I like to think that I saved the common toad from extinction – well, at least one family line. When I was about 10 years old, a big rain storm left big puddles all over the barnyard. I noticed that one puddle was alive with all sorts of little tadpoles. When the puddles began to dry up in the sun, I couldn’t let my babies dry up, too. Every day after school, I would carry pails of water to that puddle, and loved watching the little creatures swim around in a bigger and bigger pondlet. I would scoop them up in my cupped hands, and feel them tickling my palms as they swam around. They were all heads and tails, big eyes and no mouth, and well – cute. Then, one day I noticed that little legs started to stick out and their swimming became more energetic. Their little heads started to change shape, and suddenly they had little mouths. I kept carrying water to that puddle until every tiny tadpole had turned into a little toad and bounced its way into an adventurous life. I didn’t tell my parents about my “children.” When I was in college, I remember telling my mother about them. She said my dad had asked her if she knew why all the puddles were drying up, but that one just seemed to get bigger and bigger. She had seen me trudge across the yard with pails of water and looked at the puddle while I was at school, discovering it teeming with life.
Remembering those little toads always makes me smile. And, of course, I have to figure out some way to connect them to real life, right?
FIRST, Momma and Daddy Toads are absent parents. They do their thing and Momma lays hundreds of eggs and hops off to find another Daddy and repeat the process.
SECOND, little toadlets have to figure out how to do life all by themselves.
THIRD, No one teaches them how to face the challenges of life.
Makes you glad you’re not a toad, doesn’t it?
FIRST, for most of us, parents were not totally absent. We can all think of things we wish our parents had done better. But I have come to realize a very important thing. Parents do the very best they know how to do – the very best they can – given their own growing-up baggage. For the most part, they take good care of their kids.
SECOND, everyone wants to help cute little kids do things. Like walk. I’m told that when I was first toddling around, I would take hold of a piece of paper, and walk confidently across the room. Take that piece of paper away, and I would fall. Somewhere along the line, I got the walking thing down. I loved school most of the time. I went to a little country school for grades 1-8, and had the same teacher for 7 years. I didn’t know I was 2 years behind in math and science until Mrs. Lawson came for grade 8. I didn’t like it at the time, but came to appreciate her firm insistence which helped me in high school and gave good lessons for tackling college – and life.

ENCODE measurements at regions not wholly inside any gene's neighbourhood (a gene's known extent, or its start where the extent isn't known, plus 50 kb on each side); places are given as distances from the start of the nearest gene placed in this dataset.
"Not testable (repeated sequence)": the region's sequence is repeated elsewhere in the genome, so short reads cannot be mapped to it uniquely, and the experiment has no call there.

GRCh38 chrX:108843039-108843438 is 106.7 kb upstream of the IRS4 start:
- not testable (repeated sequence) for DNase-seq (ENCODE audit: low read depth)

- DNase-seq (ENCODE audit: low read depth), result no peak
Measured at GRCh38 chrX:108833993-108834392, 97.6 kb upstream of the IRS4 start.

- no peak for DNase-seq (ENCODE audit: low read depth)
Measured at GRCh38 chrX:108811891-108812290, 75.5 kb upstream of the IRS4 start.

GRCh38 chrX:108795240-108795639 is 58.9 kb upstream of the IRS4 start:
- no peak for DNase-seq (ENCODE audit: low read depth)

THIRD, challenges of life. The biggest challenge I have faced is being a singleton in a world which emphasizes coupledom – even in the animal and plant world. Nothing multiplies without an opposite-other. Of course, we don’t see warm hugs flower to flower or tree to tree. But, without cross pollination, they would not survive. Some animals mate for life while others don’t give a darn except for a few moments of intense physical activity. But, the two-by-two thing is always before us. Most people find their opposite-other fairly early in life. However, for those who do not, the road gets increasingly rocky and full of forks in the way.
As a Christian single, I’m puzzled as to why there is not a well-used method of training us how to DO “single.”
It seems that the longer a person is single, the fewer the instructions on how to go about it well. Well-worn phrases such as “sex is only meant to be exercised in marriage,” and “just don’t,” while true, have not been well thought-out by churches as to meanings which make sense to a waiting person. It certainly doesn’t help that the easy access to all sorts of sexual materials and opportunities grow daily. But, is this a new thing?
I ran across a verse recently in Ezekiel which shows that not only is it NOT a new thing, but that our society’s fixation on excess sexual acts is not a surprise to God! Ezekiel 8:12 says . . . “have you seen what the elders [leaders] of the house of Israel [or any of us for that matter. . .] are doing in the dark, each in his room of pictures? For they say, ‘the Lord does not see us. . .'” (English Standard Version) [Italics mine.]
Some translations use words like “images,” or “idols,” or “at the shrine of his idol.” Could this be a computer? Hmmmm.
Well, this fun post is just a short step to a sequel to “One shade of black.” Stay tuned. 🙂